Windows may be divided into two categories, 'always-on-top' and ordinary. When a task is switched to, it is moved to the head of its category. For the following example, suppose there are no 'always-on-top' windows. Let A be the current window title. Hold down Alt and press and release Tab once, leaving Alt pressed. The window list comes up. A is guaranteed to be first in the list. Suppose the complete list is A W Z E U B C. The selection cursor will initially be on W. Suppose we want to switch to window U. Without releasing Alt, press Tab three more times and then release Alt. Then hold down Alt and press-release Tab once leaving Alt down. The window list will now show U A W Z E B C. Then Tab over to E and release Alt, selecting window E. Press and hold down Alt and press-release Tab once leaving Alt down. The window list will now show E U A W Z B C. Note that the windows switched to with Alt+Tab ↹ (E, U, A) are in order of how recently they were switched to. Now Tab over to A and release Alt. Press and hold down Alt and press-release Tab leaving Alt down. The window list will show A E U W Z B C. The effect of this most-recently used behavior is that to return to the most recent task, Tab is pressed once, for the second most recent task Tab is pressed twice, and so on for all tasks. The priority of a window in terms of Alt+Tab ↹ accessibility is how recently it was used. If A is now minimized, the list will become E U W Z B C A, and if Z is minimized the list becomes E U W B C A Z. Thus minimizing a window mimics the effect of not using it for a long time.
The commonplace alternation between the 2 most recent tasks (using a fast Alt+Tab ↹ with all keys released immediately) is precisely a special case of the above behavior. Suppose the windows are A B C and we want to alternate between A and B. Hold Alt while pressing and releasing Tab; continue holding Alt. The list will show A B C and the cursor will initially be over B. When Alt is released B will be selected, Tab having been pressed a total of 1 time, and zero attention to the task selection cursor having been necessary. Again, press and release Tab while holding Alt. The list will show B A C and the cursor will initially be over A. When Alt is released we have switched back to A. Displaying the list again, the order has returned to A B C and this sequence can recur. On close inspection, in the course of typing Alt+Tab ↹ and releasing both keys quickly, the task list window can be observed to flicker for a split second, so . If the user has been switching among 3 applications and wants to dispense with one of them by minimizing, one of the remaining ones will be on top immediately after minimizing, and ordinarily Alt+Tab ↹ will alternate between the 2 remaining windows. If a program fails to move to the end of the list when minimized, pressing Alt+Tab ↹ once will return to the minimized program. Failures such as this can result in a frenzied reordering of the Alt+Tab ↹ list by means of several Alt+Tab ↹-Tab ↹-Tab ↹... sequences to compensate for the program misbehavior. The algorithm for this reshuffling is intuitive after using for a long time. If the user attempts to switch to an application using Alt+Tab ↹ but the application fails to update its place in the z-order (for example, if its window procedure is hung), then the next time Alt+Tab ↹ is invoked, the task selection cursor may initially point unexpectedly far into the list of icons, just past the application in question, which will not have been moved to the head of the list.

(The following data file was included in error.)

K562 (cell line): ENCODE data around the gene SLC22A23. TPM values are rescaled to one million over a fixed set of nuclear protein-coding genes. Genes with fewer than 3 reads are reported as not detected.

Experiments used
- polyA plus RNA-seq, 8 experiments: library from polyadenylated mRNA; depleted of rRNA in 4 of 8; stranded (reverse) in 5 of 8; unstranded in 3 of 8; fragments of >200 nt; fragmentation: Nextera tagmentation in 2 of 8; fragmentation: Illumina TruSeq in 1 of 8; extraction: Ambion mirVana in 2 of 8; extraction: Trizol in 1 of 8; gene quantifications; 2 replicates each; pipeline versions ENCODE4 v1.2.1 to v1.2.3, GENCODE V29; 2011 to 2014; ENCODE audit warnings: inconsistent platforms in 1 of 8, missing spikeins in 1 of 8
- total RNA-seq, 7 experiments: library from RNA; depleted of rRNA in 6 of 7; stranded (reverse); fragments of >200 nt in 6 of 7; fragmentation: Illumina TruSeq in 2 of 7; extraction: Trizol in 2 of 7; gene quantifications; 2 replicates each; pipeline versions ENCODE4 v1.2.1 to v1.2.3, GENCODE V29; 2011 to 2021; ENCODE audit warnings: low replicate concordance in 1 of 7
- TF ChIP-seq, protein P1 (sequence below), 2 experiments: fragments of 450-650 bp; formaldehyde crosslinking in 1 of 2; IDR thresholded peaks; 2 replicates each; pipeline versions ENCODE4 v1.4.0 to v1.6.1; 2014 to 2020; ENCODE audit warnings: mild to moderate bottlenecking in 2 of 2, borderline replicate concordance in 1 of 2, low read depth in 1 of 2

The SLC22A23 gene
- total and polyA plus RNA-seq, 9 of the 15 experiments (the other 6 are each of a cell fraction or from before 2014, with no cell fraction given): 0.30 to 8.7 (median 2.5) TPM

Applications have some say in where they are located in the Alt+Tab ↹ order. The list of windows is altered by the creation and destruction of windows, programmatic hiding, showing, raising, and lowering of windows, and alterations to the window z-order .
The order of the Alt+Tab ↹ list corresponds directly to the z-order, once the windows have been sorted according to 'always-on-top' status. Alt-Shift-Esc is equivalent to one Alt-Shift-Tab except that minimized windows are selected without being displayed.
Windows-specific issues and hacks
Alt+Tab ↹ works even if Windows Explorer is no longer running. On Windows NT-based systems, Alt+Tab ↹ is managed by CSRSS (Client/Server Runtime Subsystem). It works even when Ctrl+Alt+Del and Ctrl+⇧ Shift+Esc (Task Manager) (which are managed by Winlogon) do not.
Alt+Tab ↹ may be intercepted (or effectively disabled) by means of a low-level keyboard hook. Such a technique is used by applications such as the Virtual Network Computing (VNC) viewer to pass Alt+Tab ↹ keystrokes to the remote desktop when the VNC window is active.
Under Windows XP, the Tweak UI PowerToy, can adjust the number of rows and columns in the task list window, or it can be adjusted via a registry edit. This is helpful if there are so many windows that the list would spill over into multiple pages.